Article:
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Lights off: Swiss towns make Christmas energy savings

People gather to watch the Christmas illumination "Lucy" as it is switched on in the Bahnhofstrasse in Zurich, on November 24 © Keystone / Michael Buholzer

Many Swiss towns and cities will use energy more sparingly for their Christmas lights and markets, according to reports. But they won’t do without the “Christmas magic” entirely.

This content was published on November 27, 2022 - 13:43
Keystone-SDA/ilj

The move comes amid calls by the government for people and businesses to "save, save, save” when it comes to energy amid possible winter shortages due to the war in Ukraine.

In Zurich, the traditional “Lucy” Christmas lights in the city’s prestigious Bahnhofstrasse shopping street – which were officially illuminated on November 24 – will be switched on from dusk to 10pm, so 3.5 hours less per day than previously.

In a statementExternal link, the organisers said that they wanted to “set an example” in this time of threatened electricity shortages, even if energy savings were in this case low.

Other towns and cities around the countries have said they would switch off the Christmas lights overnight or find alternatives. Lucerne is for example using 500 candle lanterns in the city.

There are effects on other traditional Advent activities as well: in the Swiss capital Bern, the traditional ice rink in front of the parliament building will this year be made out of hard plastic rather than “the energy-intensive” real ice, the Bern city authorities saidExternal link.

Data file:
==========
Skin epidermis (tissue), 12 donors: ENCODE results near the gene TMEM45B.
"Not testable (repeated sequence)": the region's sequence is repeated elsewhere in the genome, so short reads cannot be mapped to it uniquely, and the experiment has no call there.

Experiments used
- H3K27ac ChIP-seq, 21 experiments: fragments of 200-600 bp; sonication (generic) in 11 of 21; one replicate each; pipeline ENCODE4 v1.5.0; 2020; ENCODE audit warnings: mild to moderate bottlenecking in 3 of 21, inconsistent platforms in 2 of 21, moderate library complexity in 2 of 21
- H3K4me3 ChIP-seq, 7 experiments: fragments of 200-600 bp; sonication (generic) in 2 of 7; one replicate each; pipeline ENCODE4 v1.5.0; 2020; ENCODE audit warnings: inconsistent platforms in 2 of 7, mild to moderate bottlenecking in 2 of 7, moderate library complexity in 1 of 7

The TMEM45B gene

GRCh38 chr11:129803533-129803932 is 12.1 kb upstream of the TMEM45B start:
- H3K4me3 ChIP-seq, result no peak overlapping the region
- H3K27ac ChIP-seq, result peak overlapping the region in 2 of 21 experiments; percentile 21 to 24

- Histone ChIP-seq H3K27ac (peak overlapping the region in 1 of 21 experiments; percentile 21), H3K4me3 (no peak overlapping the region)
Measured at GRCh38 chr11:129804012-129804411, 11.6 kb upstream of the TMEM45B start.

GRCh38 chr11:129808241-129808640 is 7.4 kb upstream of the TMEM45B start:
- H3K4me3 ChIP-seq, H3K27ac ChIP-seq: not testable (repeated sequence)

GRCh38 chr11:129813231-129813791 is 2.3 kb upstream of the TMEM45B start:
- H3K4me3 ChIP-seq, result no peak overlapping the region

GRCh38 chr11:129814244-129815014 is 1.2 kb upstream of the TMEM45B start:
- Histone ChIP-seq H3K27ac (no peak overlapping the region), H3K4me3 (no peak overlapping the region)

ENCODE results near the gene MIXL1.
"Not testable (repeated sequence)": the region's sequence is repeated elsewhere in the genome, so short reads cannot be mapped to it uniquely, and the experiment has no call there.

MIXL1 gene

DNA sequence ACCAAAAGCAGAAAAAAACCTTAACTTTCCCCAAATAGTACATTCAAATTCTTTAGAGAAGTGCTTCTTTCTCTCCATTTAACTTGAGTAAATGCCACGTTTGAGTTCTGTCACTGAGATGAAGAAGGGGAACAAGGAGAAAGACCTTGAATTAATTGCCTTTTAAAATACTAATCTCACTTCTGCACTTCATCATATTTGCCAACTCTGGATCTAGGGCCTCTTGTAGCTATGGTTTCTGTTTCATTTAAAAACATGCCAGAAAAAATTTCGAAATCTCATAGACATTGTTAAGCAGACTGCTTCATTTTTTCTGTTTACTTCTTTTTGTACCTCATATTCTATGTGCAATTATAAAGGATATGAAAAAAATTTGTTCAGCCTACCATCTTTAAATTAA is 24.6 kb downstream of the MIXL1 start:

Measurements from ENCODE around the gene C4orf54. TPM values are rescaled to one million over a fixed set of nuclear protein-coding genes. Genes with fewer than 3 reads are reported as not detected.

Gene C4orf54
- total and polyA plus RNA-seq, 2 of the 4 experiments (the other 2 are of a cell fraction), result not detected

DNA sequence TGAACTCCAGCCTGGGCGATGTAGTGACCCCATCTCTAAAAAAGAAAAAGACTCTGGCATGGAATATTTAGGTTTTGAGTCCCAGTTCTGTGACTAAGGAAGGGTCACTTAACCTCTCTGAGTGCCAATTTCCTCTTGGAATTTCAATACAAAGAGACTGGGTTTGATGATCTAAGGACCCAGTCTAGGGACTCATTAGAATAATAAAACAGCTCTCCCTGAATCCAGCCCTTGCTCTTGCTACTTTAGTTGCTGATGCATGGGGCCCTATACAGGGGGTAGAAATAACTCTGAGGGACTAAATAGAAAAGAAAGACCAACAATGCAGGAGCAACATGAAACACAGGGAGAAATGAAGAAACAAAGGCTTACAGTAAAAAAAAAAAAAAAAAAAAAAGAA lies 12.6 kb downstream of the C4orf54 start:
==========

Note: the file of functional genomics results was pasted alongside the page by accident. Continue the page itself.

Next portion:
Christmas markets

In Geneva’s Jardin anglais, the Christmas chalets are being powered by biogas, and in Lausanne, the organisers of the Bô Noël, the city’s Christmas markets, have stated that they want to reduce energy use by 20%.

The busy Montreux Christmas market as seen on November 24 © Keystone / Jean-christophe Bott

The Montreux Christmas Market, one of the most well-known in French-speaking Switzerland, has also indicated that it wants to be “as responsible as possible” to act as “an example” for its half a million visitors, its director Yves Cornaro told Keystone-ATS. It is aiming to save 20% - 30% energy compared with last year.

But Cornaro nevertheless said that the event should keep its “magic”. A Christmas market completely without lights was for him, “not possible”.

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